• In an interim assessment of 38 breast cancer patients who received ixabepilone in combination with cyclophosphamide as neoadjuvant chemotherapy treatment for HER2-negative breast cancer, tumors with higher Oncotype DX Recurrence Scores at baseline were more likely to achieve a pathologic complete response.  The study, "Ixabepilone and cyclophosphamide as neoadjuvant therapy in HER2-negative breast cancer with exploratory Oncotype DX assessments: A Sarah Cannon Research Institute phase II trial" (Abstract #1066) will be presented on Monday, June 6.

Breast Cancer Recurrence Score Cannot Be Predicted by Traditional Clinicopathologic Measures

  • An analysis of 2,097 patients from Clalit Health Services and 484 patients from Maccabi Health Services in Tel Aviv, Israel who received the Oncotype DX breast cancer tests between January 2008 and June 2010 concluded that the RS result cannot be predicted by traditional clinicopathologic measures, such as patient age, tumor grade, and tumor size.  The study, "Evaluation of recurrence score and traditional clinicopathologic assessments in a large ER-positive, lymph node-negative patient cohort" (Abstract #632) will be presented on Monday, June 6.

Additional Breast Cancer Studies Expand Understanding of Tumor Biology

  • Based on published data comparing the relative efficacy of aromatase inhibitors and tamoxifen in reducing the risk of distant recurrence, researchers concluded that an individual patient's Recurrence Score and Recurrence Score-Clinical-Pathologic (RSPC) distant recurrence risk assessment can be used to determine distant recurrence risk for early-stage breast cancer patients receiving treatment with an aromatase inhibitor.  The study, "Using the 21-gene Recurrence Score (RS) and the recently developed Recurrence Score-Pathology-Clinical (RSPC) to assess recurrence risk in patients with node-negative, ER-positive early-stage breast cancer receiving aromatase inhibitor treatment alone" (Abstract #592) will be presented on Monday, June 6.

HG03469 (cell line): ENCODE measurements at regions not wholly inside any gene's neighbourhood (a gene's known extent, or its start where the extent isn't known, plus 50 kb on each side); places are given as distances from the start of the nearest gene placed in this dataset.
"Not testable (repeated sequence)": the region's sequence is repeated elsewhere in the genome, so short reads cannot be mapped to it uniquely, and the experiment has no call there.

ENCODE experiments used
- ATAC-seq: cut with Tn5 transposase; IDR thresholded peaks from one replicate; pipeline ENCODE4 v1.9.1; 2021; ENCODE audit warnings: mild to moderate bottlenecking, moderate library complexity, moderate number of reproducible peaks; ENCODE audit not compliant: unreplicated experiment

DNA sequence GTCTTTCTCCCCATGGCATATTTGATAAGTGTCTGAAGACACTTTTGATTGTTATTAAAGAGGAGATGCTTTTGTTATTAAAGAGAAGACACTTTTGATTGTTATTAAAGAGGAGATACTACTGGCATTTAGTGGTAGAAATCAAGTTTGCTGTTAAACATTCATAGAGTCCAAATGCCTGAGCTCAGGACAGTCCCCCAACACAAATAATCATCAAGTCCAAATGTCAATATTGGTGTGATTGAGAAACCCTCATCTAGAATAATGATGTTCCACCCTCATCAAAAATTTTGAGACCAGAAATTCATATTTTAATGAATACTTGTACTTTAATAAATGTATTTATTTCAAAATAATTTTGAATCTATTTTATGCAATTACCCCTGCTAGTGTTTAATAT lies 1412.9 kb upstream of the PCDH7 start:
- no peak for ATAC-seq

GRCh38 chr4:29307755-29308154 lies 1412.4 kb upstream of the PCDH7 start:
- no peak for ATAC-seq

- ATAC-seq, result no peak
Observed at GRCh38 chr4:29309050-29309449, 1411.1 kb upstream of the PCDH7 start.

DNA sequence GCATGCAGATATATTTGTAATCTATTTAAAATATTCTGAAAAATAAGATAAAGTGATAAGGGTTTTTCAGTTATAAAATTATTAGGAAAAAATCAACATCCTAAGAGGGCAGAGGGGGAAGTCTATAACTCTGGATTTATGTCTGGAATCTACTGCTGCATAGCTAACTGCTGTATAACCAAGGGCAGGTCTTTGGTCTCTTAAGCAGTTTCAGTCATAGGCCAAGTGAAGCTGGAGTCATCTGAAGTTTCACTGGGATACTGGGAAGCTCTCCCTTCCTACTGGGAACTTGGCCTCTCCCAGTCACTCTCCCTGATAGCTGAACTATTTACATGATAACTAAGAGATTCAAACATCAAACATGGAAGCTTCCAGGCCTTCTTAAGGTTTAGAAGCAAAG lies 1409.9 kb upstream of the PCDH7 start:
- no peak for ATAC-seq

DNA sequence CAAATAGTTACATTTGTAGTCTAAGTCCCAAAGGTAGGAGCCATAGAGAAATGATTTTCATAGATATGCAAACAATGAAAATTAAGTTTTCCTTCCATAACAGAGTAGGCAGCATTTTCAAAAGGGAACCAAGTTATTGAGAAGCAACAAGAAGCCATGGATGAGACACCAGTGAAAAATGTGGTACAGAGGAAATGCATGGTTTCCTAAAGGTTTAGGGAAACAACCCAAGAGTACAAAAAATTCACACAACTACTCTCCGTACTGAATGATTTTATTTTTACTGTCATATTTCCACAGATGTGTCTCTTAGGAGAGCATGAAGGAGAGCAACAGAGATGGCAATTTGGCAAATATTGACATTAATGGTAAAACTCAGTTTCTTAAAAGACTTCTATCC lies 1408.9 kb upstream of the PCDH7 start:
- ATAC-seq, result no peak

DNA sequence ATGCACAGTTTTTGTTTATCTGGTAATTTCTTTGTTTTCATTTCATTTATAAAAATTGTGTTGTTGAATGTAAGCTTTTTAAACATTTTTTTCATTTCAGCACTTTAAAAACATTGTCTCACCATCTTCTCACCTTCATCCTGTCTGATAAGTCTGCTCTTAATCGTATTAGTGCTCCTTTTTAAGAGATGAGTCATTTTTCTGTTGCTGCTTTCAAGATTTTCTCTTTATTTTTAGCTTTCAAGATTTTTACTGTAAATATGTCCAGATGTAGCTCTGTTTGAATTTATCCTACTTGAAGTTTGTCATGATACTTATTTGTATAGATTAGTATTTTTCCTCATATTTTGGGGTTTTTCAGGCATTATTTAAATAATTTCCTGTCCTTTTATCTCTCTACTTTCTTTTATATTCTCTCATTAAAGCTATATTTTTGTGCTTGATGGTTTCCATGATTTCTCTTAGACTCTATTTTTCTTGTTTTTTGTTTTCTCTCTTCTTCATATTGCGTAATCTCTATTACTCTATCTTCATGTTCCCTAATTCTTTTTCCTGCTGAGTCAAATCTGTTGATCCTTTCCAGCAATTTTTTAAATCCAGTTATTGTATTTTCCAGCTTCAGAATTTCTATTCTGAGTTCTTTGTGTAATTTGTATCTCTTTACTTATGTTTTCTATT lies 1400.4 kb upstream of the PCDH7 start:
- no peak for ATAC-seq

• Initial data from the prospective, multicenter West German Study Group (WSG) Plan B trial examined the relationship between tumor grade and the tumor immunohistochemistry biomarker, Ki-67, the invasion markers uPA (urokinase-type plasminogen activator) and its inhibitor PAI-1, and the Oncotype DX Recurrence Score. Results from a preliminary analysis of 1,795 patients showed that there were only weak correlations between all the markers and the Recurrence Score. These results reinforce the conclusion that the Recurrence Score result cannot be predicted by other clinicopathologic measures. The study, "Prospective comparison of recurrence score, uPA/PAI-1, central grade and molecular classification in early breast cancer: Interim results from the WSG-Plan B trial" (Abstract #10594) will be presented on Monday, June 6.
  • Results from an analysis of 5,644 early-stage breast cancer patients from a large US-based oncology group practice concluded that younger patients and patients who had better performance status and higher grade tumors were more likely to receive the Oncotype DX test.  The study, "Evaluating utilization characteristics for the Oncotype DX recurrence score in early-stage breast cancer" (Abstract #625) will be presented on Monday, June 6.
  • Finally, an analysis of 1,543 early-stage breast cancer patients from a large US-based oncology group practice demonstrated a strong association between RS values and adjuvant chemotherapy administration.  This study, "Evaluation of relation between Oncotype DX recurrence score and adjuvant chemotherapy administration" (Abstract #e11105) will be published online in conjunction with the 2011 Annual Meeting and citable to the Journal of Clinical Oncology as a supplement, but will not be presented at the meeting. 

About Genomic Health and the Oncotype DX® Tests